On that topic; The use of var is deprecated in PHP5. Use public instead -- It's synonymous.

  6. #31
    simple tester McGruff's Avatar
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    Hasn't var been un-deprecated? Personally I'd want as many people as possible to use var so that nobody can try to force public/private/protected on us again.

  7. #32
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    PHP Code:
    error_reportingE_ALL );

    class 
    Something {
            var 
    $variable '';
            
            function 
    __construct() {}
            
        }
        
        
    $something = new Something(); 
    Don't use E_STRICT in your error reporting and you shouldn't have any problem, however no one is forcing anything on you anyways.

    If you have a problem, you can always go back to PHP4.x

  8. #33
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    McGruff:
    Just out of curiosity, why don't you like public/private/protected?

  9. #34
    SitePoint Guru 33degrees's Avatar
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    since var is equivalent to public, I'm not sure what the problem is...

  10. #35
    simple tester McGruff's Avatar
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    Quote Originally Posted by wysiwyg View Post
    McGruff:
    Just out of curiosity, why don't you like public/private/protected?
    In programming, the great task is to keep things as simple and clear as possible. It's very easy to write difficult, hard-to-follow code but our job is to pare and polish until meaning is accessible in easily digestible chunks. Hence we have things like OOP, (unit) testing and refactoring.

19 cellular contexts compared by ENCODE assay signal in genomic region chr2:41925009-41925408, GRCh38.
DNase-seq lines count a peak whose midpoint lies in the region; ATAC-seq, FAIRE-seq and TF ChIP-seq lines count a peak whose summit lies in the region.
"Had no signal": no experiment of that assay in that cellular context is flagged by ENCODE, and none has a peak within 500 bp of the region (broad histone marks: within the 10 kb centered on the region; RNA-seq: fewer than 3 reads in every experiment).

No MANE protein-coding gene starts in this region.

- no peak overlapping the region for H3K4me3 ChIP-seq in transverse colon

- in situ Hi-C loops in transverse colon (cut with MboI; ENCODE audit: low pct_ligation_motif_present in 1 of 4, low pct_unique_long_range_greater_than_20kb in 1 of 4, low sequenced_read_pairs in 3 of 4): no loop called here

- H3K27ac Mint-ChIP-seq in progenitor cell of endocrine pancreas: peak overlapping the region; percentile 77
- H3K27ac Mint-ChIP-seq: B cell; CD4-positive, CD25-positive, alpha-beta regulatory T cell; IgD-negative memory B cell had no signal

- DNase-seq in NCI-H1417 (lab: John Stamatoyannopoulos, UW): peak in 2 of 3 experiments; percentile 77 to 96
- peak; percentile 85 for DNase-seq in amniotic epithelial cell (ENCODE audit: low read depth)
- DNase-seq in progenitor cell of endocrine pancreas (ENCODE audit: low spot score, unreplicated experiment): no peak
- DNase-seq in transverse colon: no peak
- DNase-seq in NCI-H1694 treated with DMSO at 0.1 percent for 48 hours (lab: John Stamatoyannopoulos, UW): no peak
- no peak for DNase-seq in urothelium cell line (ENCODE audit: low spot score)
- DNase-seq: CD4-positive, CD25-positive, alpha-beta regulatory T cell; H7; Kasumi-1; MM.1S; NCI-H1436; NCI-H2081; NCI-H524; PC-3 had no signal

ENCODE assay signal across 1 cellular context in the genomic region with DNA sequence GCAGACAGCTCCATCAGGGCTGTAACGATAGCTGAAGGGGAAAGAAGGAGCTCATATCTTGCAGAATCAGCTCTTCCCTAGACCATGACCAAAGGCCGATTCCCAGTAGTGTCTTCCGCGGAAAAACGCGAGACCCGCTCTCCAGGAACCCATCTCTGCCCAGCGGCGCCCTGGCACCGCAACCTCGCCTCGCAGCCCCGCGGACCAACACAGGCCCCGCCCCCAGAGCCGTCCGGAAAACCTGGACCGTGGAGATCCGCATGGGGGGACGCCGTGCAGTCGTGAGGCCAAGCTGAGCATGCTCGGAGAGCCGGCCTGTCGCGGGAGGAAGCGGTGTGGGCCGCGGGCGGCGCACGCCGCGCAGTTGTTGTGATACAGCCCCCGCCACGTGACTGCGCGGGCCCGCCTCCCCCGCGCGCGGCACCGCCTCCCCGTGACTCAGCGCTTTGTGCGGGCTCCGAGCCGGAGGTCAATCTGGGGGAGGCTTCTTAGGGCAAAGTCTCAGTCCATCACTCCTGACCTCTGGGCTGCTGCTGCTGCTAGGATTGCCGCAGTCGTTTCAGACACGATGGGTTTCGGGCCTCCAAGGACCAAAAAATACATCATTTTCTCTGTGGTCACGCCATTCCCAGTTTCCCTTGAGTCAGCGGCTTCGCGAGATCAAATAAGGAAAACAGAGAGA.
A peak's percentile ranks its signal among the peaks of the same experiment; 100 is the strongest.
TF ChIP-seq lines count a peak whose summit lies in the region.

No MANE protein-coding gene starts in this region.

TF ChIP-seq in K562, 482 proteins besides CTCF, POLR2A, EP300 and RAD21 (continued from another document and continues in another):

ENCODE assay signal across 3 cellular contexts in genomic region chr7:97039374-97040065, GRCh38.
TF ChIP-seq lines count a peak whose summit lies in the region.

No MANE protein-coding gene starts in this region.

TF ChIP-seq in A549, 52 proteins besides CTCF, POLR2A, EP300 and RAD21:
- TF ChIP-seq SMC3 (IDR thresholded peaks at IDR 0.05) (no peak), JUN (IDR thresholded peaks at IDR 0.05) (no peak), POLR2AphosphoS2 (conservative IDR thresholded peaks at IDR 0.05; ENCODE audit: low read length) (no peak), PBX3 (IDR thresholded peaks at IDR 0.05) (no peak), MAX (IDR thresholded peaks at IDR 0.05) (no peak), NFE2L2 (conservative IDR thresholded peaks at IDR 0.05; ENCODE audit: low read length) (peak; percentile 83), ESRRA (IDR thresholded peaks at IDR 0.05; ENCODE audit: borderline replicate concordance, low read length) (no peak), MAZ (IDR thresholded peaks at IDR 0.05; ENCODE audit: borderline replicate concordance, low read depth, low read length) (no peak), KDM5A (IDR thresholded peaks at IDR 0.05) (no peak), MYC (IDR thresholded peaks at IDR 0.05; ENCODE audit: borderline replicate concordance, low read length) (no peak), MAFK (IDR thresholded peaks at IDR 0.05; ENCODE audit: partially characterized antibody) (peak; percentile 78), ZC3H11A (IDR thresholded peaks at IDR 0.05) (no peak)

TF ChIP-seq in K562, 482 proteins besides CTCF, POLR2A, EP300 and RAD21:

IMO adding public, private and protected to the language does nothing except create extra clutter. They look important, they sound like they're doing something useful, but it's not so. I cannot think of a real requirement which would make these necessary. There is no unit test which would fail if something private were made public and - with underscores to mark them out - there is no more risk of someone misusing a notionally private method than there is that they might stick their fingers in a power socket.

  11. #36
    SitePoint Wizard wheeler's Avatar
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    FWIW I don't intend to ever use a PHP4 server (again) and so I would like to take advantage of PHP5 features as much as possible. In that sense I feel somewhat lucky because I don't even want to know about the PHP4 limitations and quirks... I just wish I hadn't already read so many PHP4 OOP specific examples that are abound on the web.
    Quote Originally Posted by Dr Livingston View Post
    That sort of knowledge doesn't belong in this layer but the one above, in your Model for example? The way you have it at the moment, you are treating your data access layer as your Model as well.

    Your data access level shouldn't be concerned with a WHERE clause... Nor should it be aware of how you build your INSERTs, etc.

    You have other more serious issues though,